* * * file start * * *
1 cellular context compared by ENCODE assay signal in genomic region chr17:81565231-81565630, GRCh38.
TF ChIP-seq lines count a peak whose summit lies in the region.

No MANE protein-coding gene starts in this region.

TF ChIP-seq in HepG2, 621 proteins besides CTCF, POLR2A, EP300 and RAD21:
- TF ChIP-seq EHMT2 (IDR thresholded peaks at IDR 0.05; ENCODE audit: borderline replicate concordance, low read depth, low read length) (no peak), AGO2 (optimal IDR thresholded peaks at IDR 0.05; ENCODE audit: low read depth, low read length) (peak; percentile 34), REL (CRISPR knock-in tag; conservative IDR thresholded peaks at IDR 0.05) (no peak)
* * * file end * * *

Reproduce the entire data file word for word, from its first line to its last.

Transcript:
1 cellular context compared by ENCODE assay signal in genomic region chr17:81565231-81565630, GRCh38.
TF ChIP-seq lines count a peak whose summit lies in the region.

No MANE protein-coding gene starts in this region.

TF ChIP-seq in HepG2, 621 proteins besides CTCF, POLR2A, EP300 and RAD21:
- TF ChIP-seq EHMT2 (IDR thresholded peaks at IDR 0.05; ENCODE audit: borderline replicate concordance, low read depth, low read length) (no peak), AGO2 (optimal IDR thresholded peaks at IDR 0.05; ENCODE audit: low read depth, low read length) (peak; percentile 34), REL (CRISPR knock-in tag; conservative IDR thresholded peaks at IDR 0.05) (no peak)